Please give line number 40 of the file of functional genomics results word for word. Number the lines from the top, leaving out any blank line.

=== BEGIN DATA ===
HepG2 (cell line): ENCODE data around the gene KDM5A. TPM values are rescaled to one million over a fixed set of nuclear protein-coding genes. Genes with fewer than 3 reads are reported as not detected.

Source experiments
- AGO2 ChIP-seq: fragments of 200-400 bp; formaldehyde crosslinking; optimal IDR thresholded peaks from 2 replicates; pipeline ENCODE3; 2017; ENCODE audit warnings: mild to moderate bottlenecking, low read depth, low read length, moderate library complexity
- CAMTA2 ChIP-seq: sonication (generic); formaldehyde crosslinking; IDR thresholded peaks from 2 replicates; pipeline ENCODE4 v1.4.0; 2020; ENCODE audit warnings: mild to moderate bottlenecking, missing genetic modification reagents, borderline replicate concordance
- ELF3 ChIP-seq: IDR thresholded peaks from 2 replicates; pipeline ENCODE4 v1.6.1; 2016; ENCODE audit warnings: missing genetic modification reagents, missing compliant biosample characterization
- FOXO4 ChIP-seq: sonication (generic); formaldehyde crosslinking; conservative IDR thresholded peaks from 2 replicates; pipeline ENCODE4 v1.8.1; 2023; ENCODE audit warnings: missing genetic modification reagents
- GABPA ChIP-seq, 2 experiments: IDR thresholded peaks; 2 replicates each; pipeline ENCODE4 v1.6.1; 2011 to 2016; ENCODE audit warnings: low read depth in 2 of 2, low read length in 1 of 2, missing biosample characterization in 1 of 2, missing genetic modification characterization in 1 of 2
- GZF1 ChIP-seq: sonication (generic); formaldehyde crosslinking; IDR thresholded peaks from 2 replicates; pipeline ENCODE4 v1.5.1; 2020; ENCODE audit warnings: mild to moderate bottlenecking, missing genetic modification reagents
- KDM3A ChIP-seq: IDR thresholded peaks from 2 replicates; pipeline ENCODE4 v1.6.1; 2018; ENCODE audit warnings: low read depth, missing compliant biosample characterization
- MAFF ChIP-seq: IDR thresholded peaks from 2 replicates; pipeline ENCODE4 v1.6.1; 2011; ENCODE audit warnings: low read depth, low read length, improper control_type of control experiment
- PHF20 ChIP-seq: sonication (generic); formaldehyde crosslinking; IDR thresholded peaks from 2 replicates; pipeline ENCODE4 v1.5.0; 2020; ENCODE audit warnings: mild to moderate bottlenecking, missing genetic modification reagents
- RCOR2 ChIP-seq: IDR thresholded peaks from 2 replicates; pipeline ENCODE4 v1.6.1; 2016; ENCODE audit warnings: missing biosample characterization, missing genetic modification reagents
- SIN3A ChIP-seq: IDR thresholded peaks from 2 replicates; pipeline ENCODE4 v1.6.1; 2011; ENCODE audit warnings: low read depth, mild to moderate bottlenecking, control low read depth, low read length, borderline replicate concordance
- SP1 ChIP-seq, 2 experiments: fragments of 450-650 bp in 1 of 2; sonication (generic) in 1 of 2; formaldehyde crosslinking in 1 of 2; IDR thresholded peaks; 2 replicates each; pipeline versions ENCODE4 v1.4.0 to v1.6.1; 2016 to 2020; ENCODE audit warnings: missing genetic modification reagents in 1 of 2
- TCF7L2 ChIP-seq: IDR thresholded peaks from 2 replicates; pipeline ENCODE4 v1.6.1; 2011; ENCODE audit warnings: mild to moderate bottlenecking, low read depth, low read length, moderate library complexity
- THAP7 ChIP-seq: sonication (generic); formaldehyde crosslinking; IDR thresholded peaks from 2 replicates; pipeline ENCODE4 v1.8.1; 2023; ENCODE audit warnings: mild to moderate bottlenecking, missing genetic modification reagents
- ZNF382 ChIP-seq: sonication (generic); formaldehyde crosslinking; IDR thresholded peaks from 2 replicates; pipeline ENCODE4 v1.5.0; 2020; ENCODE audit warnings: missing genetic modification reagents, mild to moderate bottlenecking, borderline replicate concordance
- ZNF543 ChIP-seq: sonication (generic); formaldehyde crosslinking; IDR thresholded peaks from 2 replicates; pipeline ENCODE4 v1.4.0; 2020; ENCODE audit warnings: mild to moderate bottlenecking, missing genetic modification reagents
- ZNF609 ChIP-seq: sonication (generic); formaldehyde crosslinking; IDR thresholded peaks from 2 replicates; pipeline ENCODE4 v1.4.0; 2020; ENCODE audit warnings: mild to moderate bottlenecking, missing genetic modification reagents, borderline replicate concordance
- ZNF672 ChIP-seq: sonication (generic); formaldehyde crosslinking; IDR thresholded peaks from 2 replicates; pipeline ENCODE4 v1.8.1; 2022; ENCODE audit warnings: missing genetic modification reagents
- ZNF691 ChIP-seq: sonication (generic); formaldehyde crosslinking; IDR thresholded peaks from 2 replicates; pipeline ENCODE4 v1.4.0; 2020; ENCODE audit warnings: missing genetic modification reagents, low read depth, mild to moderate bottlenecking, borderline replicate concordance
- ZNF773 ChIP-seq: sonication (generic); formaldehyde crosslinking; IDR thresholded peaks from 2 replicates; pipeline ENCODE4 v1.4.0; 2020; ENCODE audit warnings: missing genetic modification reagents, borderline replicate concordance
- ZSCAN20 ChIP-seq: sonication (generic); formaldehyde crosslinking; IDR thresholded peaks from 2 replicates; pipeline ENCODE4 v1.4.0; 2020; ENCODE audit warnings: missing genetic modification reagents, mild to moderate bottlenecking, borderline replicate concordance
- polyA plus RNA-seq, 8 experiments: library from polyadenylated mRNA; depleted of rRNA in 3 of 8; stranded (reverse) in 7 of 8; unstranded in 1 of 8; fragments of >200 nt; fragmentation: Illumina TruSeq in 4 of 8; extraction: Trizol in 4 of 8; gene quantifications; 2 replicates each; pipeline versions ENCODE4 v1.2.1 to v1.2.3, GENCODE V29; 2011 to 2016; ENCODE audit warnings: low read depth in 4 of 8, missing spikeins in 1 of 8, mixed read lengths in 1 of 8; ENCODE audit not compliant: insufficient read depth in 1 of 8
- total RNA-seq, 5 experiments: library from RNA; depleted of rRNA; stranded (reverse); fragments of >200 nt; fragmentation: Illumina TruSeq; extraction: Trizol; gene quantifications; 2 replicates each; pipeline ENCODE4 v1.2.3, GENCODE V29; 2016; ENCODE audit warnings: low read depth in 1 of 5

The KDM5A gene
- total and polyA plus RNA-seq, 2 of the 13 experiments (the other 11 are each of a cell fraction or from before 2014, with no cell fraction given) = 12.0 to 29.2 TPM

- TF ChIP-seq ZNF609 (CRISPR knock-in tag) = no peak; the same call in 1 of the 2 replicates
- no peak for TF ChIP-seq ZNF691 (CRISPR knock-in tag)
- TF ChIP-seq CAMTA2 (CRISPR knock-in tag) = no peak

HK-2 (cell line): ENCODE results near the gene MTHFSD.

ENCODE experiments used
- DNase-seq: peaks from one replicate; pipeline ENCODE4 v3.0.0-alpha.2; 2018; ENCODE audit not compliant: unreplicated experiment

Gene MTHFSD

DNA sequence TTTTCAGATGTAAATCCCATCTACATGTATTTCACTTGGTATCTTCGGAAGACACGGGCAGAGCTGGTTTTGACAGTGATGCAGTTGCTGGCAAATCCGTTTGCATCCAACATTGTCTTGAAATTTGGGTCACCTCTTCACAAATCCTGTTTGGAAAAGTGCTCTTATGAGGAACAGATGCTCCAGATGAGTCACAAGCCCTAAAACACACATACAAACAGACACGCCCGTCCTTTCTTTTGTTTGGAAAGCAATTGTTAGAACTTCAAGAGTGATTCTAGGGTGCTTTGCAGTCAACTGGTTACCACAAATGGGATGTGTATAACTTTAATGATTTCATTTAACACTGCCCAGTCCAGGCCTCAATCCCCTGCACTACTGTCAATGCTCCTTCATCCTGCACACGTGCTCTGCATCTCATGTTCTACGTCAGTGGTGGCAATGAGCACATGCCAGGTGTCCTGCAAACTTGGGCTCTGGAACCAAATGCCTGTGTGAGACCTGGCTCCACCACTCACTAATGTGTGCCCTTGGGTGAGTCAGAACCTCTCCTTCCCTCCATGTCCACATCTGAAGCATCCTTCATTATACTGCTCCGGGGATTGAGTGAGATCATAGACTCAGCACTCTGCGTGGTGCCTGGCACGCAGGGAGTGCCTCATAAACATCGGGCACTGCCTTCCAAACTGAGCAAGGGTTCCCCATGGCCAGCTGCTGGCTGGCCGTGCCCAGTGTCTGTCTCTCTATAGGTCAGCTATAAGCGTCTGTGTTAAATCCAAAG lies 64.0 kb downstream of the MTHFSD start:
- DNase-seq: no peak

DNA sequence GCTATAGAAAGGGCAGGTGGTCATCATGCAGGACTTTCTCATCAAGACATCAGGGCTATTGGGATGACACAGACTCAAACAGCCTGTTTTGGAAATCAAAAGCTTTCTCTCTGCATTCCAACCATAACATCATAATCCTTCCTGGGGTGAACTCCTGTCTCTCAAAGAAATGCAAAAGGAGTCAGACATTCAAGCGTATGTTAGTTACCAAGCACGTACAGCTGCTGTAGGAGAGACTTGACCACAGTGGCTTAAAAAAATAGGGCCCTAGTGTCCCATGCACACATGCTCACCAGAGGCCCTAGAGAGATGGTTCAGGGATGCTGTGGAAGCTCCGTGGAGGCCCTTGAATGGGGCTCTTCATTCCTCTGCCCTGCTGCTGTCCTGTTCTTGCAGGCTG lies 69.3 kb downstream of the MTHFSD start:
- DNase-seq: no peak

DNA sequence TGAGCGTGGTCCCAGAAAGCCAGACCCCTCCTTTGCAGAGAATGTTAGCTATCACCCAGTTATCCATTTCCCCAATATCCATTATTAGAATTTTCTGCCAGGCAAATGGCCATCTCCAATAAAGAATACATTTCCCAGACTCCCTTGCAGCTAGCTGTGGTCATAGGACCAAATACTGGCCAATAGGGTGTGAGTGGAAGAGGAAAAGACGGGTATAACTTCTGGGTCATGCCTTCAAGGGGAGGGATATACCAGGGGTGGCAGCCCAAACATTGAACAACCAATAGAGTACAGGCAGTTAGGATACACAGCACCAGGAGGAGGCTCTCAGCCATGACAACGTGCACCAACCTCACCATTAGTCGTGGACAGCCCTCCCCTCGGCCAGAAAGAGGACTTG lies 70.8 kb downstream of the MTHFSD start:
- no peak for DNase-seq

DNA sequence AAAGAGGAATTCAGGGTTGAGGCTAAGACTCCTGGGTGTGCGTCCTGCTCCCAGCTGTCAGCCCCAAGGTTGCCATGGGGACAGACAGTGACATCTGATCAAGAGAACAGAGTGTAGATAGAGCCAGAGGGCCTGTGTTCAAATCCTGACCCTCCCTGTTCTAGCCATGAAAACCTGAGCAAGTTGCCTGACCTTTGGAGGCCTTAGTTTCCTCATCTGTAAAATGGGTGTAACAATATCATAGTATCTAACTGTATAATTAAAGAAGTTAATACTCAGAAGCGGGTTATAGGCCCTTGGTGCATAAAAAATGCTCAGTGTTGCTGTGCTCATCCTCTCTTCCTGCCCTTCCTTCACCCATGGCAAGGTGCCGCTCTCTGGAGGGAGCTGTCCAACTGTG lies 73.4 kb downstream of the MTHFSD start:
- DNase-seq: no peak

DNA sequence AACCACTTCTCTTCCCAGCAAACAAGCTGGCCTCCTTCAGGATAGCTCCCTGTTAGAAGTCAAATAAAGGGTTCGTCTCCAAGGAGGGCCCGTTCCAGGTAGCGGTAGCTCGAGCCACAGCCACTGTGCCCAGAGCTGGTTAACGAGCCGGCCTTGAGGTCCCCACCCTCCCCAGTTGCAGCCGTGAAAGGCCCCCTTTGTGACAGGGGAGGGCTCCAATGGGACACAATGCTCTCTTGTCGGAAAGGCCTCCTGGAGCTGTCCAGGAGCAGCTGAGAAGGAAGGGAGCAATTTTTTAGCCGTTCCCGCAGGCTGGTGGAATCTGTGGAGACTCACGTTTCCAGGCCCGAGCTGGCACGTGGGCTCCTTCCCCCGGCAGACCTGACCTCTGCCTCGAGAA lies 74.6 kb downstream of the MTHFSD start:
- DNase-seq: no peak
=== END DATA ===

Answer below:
- no peak for DNase-seq